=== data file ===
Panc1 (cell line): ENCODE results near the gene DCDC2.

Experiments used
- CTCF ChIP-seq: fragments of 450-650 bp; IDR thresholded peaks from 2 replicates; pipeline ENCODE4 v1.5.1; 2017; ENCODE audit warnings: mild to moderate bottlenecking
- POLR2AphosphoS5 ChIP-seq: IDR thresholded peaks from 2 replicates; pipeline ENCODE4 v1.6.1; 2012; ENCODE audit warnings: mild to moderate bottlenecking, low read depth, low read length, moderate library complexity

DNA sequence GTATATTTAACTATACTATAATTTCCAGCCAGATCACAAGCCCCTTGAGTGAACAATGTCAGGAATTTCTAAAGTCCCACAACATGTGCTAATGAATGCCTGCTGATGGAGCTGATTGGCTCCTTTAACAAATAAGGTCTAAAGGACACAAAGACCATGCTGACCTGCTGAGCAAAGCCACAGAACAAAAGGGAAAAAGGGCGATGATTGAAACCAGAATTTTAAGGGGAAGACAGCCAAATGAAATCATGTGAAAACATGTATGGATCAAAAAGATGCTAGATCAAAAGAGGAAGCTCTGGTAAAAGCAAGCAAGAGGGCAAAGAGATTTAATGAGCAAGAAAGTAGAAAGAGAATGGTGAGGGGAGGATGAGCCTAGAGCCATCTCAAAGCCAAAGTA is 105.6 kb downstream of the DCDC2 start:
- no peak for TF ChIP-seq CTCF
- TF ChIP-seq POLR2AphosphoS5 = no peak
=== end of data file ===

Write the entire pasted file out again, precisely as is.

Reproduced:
Panc1 (cell line): ENCODE results near the gene DCDC2.

Experiments used
- CTCF ChIP-seq: fragments of 450-650 bp; IDR thresholded peaks from 2 replicates; pipeline ENCODE4 v1.5.1; 2017; ENCODE audit warnings: mild to moderate bottlenecking
- POLR2AphosphoS5 ChIP-seq: IDR thresholded peaks from 2 replicates; pipeline ENCODE4 v1.6.1; 2012; ENCODE audit warnings: mild to moderate bottlenecking, low read depth, low read length, moderate library complexity

DNA sequence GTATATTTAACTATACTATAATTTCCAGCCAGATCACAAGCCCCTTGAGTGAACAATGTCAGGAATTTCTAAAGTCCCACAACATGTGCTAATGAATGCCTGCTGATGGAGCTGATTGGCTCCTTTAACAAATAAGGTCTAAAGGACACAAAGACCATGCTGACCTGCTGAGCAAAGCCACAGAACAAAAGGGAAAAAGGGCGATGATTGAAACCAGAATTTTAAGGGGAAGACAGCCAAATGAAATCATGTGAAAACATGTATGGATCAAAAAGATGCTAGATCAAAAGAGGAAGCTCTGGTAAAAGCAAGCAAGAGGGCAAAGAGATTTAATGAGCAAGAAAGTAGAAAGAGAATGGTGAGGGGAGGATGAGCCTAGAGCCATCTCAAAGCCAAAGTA is 105.6 kb downstream of the DCDC2 start:
- no peak for TF ChIP-seq CTCF
- TF ChIP-seq POLR2AphosphoS5 = no peak